Lo­cal artist do­nates work to celebrate Ger­man city

The China Post - - LOCAL -

A Tai­wanese artist do­nated his latest work made from dis­carded steel ca­bles to Karl­sruhe as a gift to the Ger­man city that is cel­e­brat­ing its 300th an­niver­sary this year.

Speak­ing about his work “Tai­wan Wish­ful” at a news con­fer­ence Tues­day, sculp­tor Kang Mu-xiang said he was pleased to play a part in pro­mot­ing cul­tural diplo­macy.

The sculp­ture, which Kang said took about six months to com­plete, was made from dis­carded steel ca­bles from Taipei 101’s el­e­va­tors.

In ad­di­tion to of­fer­ing birth­day wishes to Karl­sruhe, Kang said he wanted to use the pro­ject to con­vey the con­cept of the power of unity, sym­bol­ized by the ca­bles closely bound to­gether in his art­work.

Asked about the dif­fi­cul­ties he faced in putting the work to­gether, the 55-year-old said “ev­ery step in the pro­ject was a chal­lenge.”

He said he first had to clean the ca­bles and suf­fered sev­eral mi­nor burns while weld­ing the steel ca­bles to mold them into the shape he de­sired.

“It was prob­a­bly the most dif­fi­cult pro­ject I’ve ever worked on,” said Kang, a sculp­tor whose pre­ferred ma­te­rial to work with dur­ing much of his ca­reer was driftwood be­fore ex­per­i­ment­ing more re­cently with steel ca­bles.

“Tai­wan Wish­ful,” 3 me­ters tall and weigh­ing 3 tons, is Kang’s sec­ond cre­ation made from the dis­carded el­e­va­tor ca­bles from Taipei 101, fol­low­ing the work “In­fi­nite Life,” which has been in- stalled out­side Taipei 101.

Kang started to work on “Tai­wan Wish­ful” af­ter Vice For­eign Min­is­ter Vanessa Shih con­tacted him and in­vited him to cre­ate some­thing that could serve as a gift from Tai­wan to mark Karl­sruhe’s an­niver­sary and pro­mote ties be­tween Tai­wan and Ger­many.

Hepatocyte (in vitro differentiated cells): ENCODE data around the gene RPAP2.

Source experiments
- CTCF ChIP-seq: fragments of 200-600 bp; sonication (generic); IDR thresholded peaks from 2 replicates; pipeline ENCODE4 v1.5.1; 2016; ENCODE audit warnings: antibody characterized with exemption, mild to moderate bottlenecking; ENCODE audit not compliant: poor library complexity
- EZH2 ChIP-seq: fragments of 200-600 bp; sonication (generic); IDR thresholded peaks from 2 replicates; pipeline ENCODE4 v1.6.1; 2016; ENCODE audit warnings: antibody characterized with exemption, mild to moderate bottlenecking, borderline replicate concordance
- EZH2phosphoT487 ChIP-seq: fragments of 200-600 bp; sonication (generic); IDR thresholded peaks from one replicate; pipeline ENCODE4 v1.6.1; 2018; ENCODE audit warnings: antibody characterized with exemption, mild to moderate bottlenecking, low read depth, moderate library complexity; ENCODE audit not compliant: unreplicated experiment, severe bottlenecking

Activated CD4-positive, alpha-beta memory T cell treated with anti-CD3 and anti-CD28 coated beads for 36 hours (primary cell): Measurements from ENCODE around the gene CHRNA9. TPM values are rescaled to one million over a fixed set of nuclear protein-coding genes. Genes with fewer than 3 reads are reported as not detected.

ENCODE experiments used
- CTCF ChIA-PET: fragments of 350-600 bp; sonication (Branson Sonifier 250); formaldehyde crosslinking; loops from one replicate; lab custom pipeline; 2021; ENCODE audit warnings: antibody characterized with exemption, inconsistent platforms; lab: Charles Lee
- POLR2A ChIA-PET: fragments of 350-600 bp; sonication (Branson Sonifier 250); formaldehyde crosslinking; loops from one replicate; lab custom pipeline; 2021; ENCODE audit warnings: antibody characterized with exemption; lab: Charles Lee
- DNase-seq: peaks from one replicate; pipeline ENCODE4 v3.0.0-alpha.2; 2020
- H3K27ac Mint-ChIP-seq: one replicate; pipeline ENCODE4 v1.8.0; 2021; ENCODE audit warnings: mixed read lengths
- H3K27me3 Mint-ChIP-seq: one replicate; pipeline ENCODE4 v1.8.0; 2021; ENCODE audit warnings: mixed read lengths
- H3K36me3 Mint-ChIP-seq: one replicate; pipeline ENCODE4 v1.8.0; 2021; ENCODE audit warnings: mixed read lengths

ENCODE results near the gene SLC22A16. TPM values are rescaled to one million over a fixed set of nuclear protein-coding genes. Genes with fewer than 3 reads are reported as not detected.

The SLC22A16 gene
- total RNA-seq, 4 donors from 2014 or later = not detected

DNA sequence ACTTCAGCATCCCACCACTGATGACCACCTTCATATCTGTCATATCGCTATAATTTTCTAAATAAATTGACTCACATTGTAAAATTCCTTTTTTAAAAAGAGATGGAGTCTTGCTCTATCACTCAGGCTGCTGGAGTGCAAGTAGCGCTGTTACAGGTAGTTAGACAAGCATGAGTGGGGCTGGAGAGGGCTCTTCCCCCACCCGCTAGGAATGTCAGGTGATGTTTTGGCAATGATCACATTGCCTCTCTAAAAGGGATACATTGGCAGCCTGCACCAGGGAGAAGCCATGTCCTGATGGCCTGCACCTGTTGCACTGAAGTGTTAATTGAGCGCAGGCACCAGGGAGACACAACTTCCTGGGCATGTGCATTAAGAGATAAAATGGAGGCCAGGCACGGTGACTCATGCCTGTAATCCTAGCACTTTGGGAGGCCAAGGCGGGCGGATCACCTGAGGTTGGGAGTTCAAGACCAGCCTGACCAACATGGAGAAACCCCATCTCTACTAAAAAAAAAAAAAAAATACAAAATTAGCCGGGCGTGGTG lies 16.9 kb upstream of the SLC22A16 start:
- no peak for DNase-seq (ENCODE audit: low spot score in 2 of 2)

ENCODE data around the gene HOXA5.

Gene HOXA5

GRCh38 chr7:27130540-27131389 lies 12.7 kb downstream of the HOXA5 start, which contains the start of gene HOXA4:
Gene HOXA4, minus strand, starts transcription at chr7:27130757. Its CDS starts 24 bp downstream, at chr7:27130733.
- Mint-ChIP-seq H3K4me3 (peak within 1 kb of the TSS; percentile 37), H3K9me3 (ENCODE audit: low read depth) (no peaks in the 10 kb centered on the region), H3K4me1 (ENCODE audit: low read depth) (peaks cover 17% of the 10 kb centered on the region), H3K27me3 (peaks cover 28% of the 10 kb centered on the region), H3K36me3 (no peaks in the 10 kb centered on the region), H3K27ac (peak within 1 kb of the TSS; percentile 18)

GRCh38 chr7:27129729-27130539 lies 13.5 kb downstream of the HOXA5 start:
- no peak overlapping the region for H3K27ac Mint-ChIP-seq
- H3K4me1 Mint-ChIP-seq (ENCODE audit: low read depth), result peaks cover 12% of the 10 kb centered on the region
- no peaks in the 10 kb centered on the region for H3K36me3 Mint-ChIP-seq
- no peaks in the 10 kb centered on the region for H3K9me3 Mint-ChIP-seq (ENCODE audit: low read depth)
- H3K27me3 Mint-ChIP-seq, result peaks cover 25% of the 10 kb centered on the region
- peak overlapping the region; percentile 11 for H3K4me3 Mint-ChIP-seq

She learned of the city’s an­niver­sary cel­e­bra­tion when she was on a busi­ness trip to Ger­many last year and thought it would be a good op­por­tu­nity to pro­mote Tai­wan’s soft power by play­ing a part in the cel­e­bra­tions, Shih said at the news con­fer­ence at the Min­istry of For­eign Af­fairs in Taipei.

“Kang’s pro­ject will be placed at a plaza in the cen­ter of Karl­sruhe,” Shih said, adding that the plaza is lo­cated in a busy part of the city.

Also at the news con­fer­ence was Martin Eberts, di­rec­tor gen­eral of the Ger­man In­sti­tute in Taipei, which rep­re­sents Ger­many’s in­ter­ests in Tai­wan in the ab­sence of bi­lat­eral diplo­matic ties.

Eberts ex­pressed his grat­i­tude for the do­na­tion and lauded the close ties be­tween Tai­wan and Ger­many.

Kang will travel to Karl­sruhe to at­tend the cer­e­mony on Aug. 21 at which his work will be un­veiled and par­tic­i­pate in ac­tiv­i­ties later in Ber­lin to pro­mote cul­tural ex­changes, the min­istry said.

Karl­sruhe, a city in south­ern Ger­many, is the seat of the coun­try’s two high­est courts: the Fed­eral Court of Jus­tice and the Fed­eral Con­sti­tu­tional Court.

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